## 4 Lower Bound for the General Case

Theorem 2 is a consequence of the following theorem which is also interesting in its own:

### Theorem 8

Given a family of (red) lines and (blue) points in the plane, there exist a corresponding doubly-grounded family of red and blue curves such that curves of the same color are disjoint and a red curve touches a blue curve if and only if the corresponding line and point are incident.

We first show how it implies Theorem 2.

### Proof of Theorem 2 from Theorem 8

Take a construction with n lines, $$l_1,\ldots ,l_n$$, and n points, $$p_1,\ldots ,p_n$$, that has $$\Omega (n^{4/3})$$ incidences, using a famous construction of Erdős and Purdy [7] (whose order of magnitude is in fact best possible, as shown by the Szemerédi–Trotter theorem [25]). Then apply Theorem 8 to get the required doubly-grounded family of curves. $$\square$$

### Proof of Theorem 8

We can suppose that none of the n lines is vertical or horizontal, and no two points form a vertical line. We can also suppose (after a possible affine transformation) that all lines have positive slopes.

Take a large axis-parallel box B such that all crossings lie within B and all lines intersect the left and right sides of B. We will convert the lines into red curves, and the points into blue curves, such that each incidence will become a tangency. Each point $$p_j$$ is replaced by a small blue circle $$D_j$$ whose bottommost point is $$p_j$$ and a segment going upwards from the top of the circle to the top side of B (we can delete a small arc of the circle adjacent to its top so that together with the segment they form a simple curve, as required).

We will place the red curves, $$\gamma _1,\ldots ,\gamma _n$$, one-by-one in the order given by the slopes of the corresponding lines, i.e., the order in which they intersect the left side of B, starting with the topmost one (see Fig. 3). The two ends of $$\gamma _i$$ will be the intersection points of the sides of B with $$l_i$$.

The curves never cross the left, top or bottom side of B but they may go slightly out at the right side. For every line $$l_i$$ we will also maintain the following for the corresponding red curve $$\gamma _i$$.

• The curve $$\gamma _i$$ is disjoint from $$\gamma _j$$ for every $$j<i$$.

• The curve $$\gamma _i$$ lies in the closed halfplane whose boundary is $$l_i$$ and whose interior lies below $$l_i$$.

• The curve $$\gamma _i$$ has parts that lie on $$l_i$$. Whenever $$\gamma _i$$ leaves $$l_i$$ (when going from left to right) at some point $$x\in l_i$$, it later returns to $$l_i$$ at a point $$x'$$ very close to and a bit to the right of x. Between x and $$x'$$, all points of $$\gamma _i$$ lie below $$l_i$$ and have an x-coordinate at least as large as the x-coordinate of x. The distance between x and $$x'$$ can be chosen to be at most the diameter of the small blue circles.

In general, when we draw the next curve $$\gamma _i$$, it starts at the intersection point of $$l_i$$ and the left side of B, and starts to follow $$l_i$$ to the right.

Whenever $$l_i$$ is incident to some point $$p_j$$, it intersects the disk $$D_j$$ in two points, one of which is $$p_j$$; denote the other intersection point by $$p_j^i$$. Since the lines were ordered by their slopes, the points $$p_j^i$$ (which exist) follow each other in a counterclockwise order as i increases; see Fig. 4. Recall also that all lines have positive slopes.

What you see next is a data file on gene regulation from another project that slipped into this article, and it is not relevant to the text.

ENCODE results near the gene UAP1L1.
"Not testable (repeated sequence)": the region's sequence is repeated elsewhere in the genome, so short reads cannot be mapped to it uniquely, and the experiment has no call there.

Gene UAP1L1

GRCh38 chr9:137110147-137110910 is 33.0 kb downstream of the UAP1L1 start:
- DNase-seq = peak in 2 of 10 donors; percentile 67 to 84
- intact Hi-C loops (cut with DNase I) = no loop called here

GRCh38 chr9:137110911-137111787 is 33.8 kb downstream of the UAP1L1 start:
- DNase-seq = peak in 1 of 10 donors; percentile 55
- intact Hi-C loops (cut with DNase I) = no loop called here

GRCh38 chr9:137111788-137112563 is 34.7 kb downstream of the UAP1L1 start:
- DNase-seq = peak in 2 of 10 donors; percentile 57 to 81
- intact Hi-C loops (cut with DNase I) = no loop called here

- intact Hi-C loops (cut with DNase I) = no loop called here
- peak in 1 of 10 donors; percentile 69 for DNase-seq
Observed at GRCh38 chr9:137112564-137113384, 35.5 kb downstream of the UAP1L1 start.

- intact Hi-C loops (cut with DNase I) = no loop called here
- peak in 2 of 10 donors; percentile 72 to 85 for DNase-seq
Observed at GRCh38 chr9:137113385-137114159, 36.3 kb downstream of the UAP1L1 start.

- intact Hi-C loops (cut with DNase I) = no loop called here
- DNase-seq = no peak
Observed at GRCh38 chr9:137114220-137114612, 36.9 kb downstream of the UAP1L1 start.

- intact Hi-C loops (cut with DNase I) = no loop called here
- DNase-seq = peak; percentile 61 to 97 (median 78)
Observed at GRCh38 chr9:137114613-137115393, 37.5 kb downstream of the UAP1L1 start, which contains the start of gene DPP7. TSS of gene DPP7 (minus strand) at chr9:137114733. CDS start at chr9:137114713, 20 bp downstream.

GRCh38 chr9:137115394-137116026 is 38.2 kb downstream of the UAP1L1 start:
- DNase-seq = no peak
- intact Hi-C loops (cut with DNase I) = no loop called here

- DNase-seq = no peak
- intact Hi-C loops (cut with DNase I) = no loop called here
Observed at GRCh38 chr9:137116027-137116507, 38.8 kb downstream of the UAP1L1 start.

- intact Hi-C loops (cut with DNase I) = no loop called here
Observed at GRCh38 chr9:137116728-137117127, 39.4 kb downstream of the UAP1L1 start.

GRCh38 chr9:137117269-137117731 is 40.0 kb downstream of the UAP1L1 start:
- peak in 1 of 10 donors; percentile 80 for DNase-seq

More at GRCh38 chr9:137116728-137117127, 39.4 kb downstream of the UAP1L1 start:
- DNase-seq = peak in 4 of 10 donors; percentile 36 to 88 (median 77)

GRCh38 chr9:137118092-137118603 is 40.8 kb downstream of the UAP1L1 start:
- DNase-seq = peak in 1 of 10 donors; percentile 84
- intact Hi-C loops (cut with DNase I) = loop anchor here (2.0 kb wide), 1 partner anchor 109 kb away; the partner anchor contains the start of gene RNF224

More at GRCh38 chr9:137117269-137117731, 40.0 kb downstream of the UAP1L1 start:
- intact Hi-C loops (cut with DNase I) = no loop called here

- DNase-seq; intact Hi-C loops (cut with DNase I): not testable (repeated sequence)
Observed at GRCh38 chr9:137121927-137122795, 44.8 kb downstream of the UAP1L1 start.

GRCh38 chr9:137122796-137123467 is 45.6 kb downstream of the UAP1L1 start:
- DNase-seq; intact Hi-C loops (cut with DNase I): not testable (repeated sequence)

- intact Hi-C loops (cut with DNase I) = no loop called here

We draw the curve $$\gamma _i$$ so that it touches $$D_j$$ at $$p_j^i$$. If there is no already drawn curve touching $$D_j$$, then the curve $$\gamma _i$$ leaves $$l_i$$ slightly before $$p_j$$ and goes slightly outside of the disk along the $$p_jp_j^i$$ arc, then returns to $$l_i$$ at $$p_j^i$$, and continues along $$l_i$$.

However, if there is some $$h<i$$ for which $$l_h$$ is incident to $$p_j$$ (and thus the corresponding curve touches $$D_j$$), then instead of going alongside the arc, $$\gamma _i$$ might be forced to make a much larger detour; the description of this detour will be detailed in the next paragraph. The only important part for us here is that whenever the first time $$\gamma _i$$ returns from the detour so that it is not locally separated from $$D_j$$ anymore, it touches $$D_j$$ at $$p_j^i$$, and continues along $$l_i$$; see Fig. 4.

Whenever $$\gamma _i$$ would intersect another red curve $$\gamma _h$$, $$h<i$$, at some point x, instead of creating an intersection, using that we ordered the lines by their slopes, we follow $$\gamma _h$$, going very close to it, until we reach the endpoint of $$\gamma _h$$ on the right side of B. Then we go back on the other side of $$\gamma _h$$, again very close to it, until we arrive back at some point $$x'\in \gamma _i\cap l_i$$ in a close vicinity of x.

Notice that if a line $$l_i$$ goes through some $$p_j$$, then $$\gamma _i$$ will go in the above defined way one-by-one around every curve drawn earlier that touches $$D_j$$, and only then will it touch $$D_j$$ at $$p_j^i$$.

In case of going around some $$\gamma _h$$, the part of $$\gamma _h$$ which $$\gamma _i$$ went around lies below $$l_h$$ and to the right of $$l_i\cap l_h$$, thus also below $$l_i$$. This maintains the condition for $$\gamma _i$$ as well, and it